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About make an audio power amplifier.

Discussion in 'General Electronics Chat' started by Nikolai Petrenko, Jan 30, 2016.

  1. Nikolai Petrenko

    Nikolai Petrenko Member

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    What capacitor should I use as input coupling capacitors? Polypropylene, polyester, silver-mica......??? Or even electrolytic? Too much types and brand: Rubycon, Elna, Nichicon.....:confused::confused::confused:.
     
  2. MikeMl

    MikeMl Well-Known Member Most Helpful Member

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    For what application?
     
  3. Nikolai Petrenko

    Nikolai Petrenko Member

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    For audio. Input coupling capacitors. Are you change my question into new thread? If yes, firstly thank you but my question for bigger plan: make an amp.
     
  4. dave

    Dave New Member

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  5. spec

    spec Well-Known Member Most Helpful Member

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    Polypropylene by far. They can be hellish expensive if you go for the true audiophile types, like £50 for just one 1uF capacitor. But Wima do a range which are used universally in decent amps and they don't cost the earth. I think they are Wima FKP4 polycarb film type: http://www.wima.com/EN/WIMA_FKP_4.pdf

    If you need a capacitor with a value over about 1u5F you will need to go for either aluminum or certain tantalums. Bead tantalums sound OK but don't like much current. Rubicon aluminum electrolytics are generally favored for audio work, and if you shop around they are not too expensive, but never cheap. One dodge with electrolytics is to put a pollyprop or similar in parallel. If possible try to keep electrolytics out of the audio signal path and especially out of the feedback network.

    On the transitor equivalent thread I wrote a bit about components which is reproduced here:

    General
    People often think that a resistor is a resistor and a capacitor is a capacitor, and all the talk about differnt sounds is an illusion. As an engineer that was exactly my view, but I had a rude awakening when I built my first serious audio amp using ceramic capacitors. The next rude awakening was when I heard a good commercial amp with matching quality speakers and audio source.

    The other thing is that, if you have ordinary speakers and average signal source you won't notice the different sounds of components. But if, for example, you have a pair of speakers that are revealing analytical and dynamic you certainly will hear a difference. Sometimes it is not imediately obvious but you just get the vague feeling that something is not right. The other point is that you can get listener fatiuge after a couple of hours of continuous listening- not so if you listen to the same music live.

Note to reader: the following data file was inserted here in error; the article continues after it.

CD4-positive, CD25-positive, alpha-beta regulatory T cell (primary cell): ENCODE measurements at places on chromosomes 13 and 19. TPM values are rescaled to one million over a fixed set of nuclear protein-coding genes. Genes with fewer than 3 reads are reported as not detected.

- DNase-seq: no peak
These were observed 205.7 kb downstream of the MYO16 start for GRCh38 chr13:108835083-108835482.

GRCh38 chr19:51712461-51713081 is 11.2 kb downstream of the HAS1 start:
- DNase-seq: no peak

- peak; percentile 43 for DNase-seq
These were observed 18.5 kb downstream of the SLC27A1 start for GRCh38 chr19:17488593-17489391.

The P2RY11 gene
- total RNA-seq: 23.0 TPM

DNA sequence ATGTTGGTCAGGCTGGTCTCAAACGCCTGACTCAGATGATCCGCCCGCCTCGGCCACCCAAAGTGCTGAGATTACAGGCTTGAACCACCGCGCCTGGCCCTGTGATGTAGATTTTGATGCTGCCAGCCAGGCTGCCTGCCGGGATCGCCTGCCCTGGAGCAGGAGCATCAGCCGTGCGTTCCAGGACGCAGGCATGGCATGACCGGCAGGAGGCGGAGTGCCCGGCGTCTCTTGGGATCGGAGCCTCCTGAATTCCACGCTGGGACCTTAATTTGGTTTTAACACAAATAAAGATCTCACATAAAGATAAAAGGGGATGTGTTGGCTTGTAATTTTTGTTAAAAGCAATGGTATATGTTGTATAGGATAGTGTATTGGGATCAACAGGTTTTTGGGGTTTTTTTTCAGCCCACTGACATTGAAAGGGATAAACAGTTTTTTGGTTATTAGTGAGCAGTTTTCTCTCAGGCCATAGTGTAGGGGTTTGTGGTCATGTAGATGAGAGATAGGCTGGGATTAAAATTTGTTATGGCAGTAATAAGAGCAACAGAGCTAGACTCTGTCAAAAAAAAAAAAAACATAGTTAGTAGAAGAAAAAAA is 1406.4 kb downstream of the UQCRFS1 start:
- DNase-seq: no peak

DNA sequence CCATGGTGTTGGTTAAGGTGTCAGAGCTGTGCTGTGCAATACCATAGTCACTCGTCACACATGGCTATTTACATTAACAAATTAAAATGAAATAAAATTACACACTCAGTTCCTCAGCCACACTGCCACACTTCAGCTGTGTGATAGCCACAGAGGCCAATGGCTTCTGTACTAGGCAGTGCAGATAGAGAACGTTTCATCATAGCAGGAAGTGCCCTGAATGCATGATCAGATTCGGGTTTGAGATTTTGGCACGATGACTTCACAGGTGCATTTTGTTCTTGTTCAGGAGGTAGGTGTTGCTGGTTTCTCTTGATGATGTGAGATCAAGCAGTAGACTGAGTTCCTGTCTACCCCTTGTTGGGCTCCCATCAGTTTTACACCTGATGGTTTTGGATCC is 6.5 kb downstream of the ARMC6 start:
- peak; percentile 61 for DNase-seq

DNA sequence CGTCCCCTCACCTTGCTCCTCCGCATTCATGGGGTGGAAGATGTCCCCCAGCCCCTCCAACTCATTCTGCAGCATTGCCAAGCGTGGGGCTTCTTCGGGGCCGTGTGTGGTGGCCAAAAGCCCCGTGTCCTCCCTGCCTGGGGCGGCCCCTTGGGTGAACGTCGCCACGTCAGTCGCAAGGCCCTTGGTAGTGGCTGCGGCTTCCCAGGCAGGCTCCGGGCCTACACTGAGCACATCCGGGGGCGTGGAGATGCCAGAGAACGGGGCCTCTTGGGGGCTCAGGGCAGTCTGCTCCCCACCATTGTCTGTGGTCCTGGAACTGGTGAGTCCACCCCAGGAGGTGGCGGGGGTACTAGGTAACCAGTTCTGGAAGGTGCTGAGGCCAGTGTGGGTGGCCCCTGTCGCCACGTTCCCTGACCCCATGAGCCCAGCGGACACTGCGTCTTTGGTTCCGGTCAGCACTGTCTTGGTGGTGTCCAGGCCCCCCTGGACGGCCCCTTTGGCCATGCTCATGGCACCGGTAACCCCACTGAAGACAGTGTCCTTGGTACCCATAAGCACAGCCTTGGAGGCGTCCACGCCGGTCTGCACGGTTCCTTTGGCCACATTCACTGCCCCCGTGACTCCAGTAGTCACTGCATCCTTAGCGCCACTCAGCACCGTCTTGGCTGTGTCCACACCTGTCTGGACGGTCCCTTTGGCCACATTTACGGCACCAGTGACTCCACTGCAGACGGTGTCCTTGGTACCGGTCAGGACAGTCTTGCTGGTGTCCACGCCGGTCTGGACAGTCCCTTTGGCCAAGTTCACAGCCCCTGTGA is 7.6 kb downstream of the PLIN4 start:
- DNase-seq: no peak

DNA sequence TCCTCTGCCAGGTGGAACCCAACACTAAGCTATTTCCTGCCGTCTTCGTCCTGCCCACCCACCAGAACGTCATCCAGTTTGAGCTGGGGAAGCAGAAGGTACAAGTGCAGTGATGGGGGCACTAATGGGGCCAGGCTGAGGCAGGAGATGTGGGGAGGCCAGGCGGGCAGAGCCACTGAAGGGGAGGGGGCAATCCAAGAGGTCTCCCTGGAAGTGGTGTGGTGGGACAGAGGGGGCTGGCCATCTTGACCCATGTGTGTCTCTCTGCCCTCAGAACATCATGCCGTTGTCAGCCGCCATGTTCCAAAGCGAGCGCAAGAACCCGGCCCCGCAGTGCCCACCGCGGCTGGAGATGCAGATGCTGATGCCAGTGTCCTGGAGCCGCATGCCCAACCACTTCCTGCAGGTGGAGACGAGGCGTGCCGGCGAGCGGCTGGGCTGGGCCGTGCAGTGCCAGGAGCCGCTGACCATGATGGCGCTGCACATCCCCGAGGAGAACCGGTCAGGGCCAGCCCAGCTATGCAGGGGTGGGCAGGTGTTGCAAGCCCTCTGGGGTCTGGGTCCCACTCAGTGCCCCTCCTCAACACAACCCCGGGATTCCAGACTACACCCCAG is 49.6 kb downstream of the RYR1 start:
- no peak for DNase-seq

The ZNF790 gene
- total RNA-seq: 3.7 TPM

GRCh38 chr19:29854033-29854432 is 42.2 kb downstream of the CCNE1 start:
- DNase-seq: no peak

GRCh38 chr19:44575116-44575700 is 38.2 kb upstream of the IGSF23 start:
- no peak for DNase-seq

Resistors
    Metal foil resistors are the best type for high quality audio work. (inductance and capacitance are not too important). Metal film are the next best and far less expensive than metal foil.

    The next quality resistor is tin oxide, but they do not sound as good as metal foil and film. Tin oxide are very stable and rugged and are best for general electronic projects. Because they are so reliable and stable, they are the military's preferred type- they are all I used at work.

    Carbon composition resistors are liked by the valve boys, but I have not found them to be brilliant for solid state amps. I think it is because valve circuits have low currents and high voltage, while solid state is the other way around. Carbon film have very little going for them and are best avoided for all work.

    There are also wire wound and ceramic composition power resistors (1W upwards). Special low inductance wire wounds will be required for the two low value resistors in the output transistor emitters.

    Capacitors
    Yes, polypropylene caps are what you want for the solid caps. Polycarbonate are the best, but they are not made anymore. In practical terms polypropylene are just as good

    Electrolytic capacitors should be a good quality aluminium type, established as sounding nice, Rubicon and Alps for example.

    Cetain tantalum capacitors don't sound bad but, for some reason, not the latest generation of high-value digital decoupling tants. Bead tantalums are quite good and have a sweet pleasing sound, but not as pure as polypropolene.

    Don't put ceramic capacitors anywhere near the audio signal path or you will get a brittle disturbing sound. The first half-decent amp I built had ceramics- it sounded awful.

    Having said that, there is absolutely no reason why you could not use ceramics to get the amps going. Later you can fit what you want.

    Polystyrene also sound good, but you only get them in low capacitance values. Silver mica are very nice, but expensive and also not available in high values

    Most run-of-the-mill solid capacitors are polyester. They are cheap and easy to get. They do not sound too bad either. My advice would be to use those if you find polyprops are too expensive or hard to get. Later you can upgrade. Polyester caps are not good for decoupling though.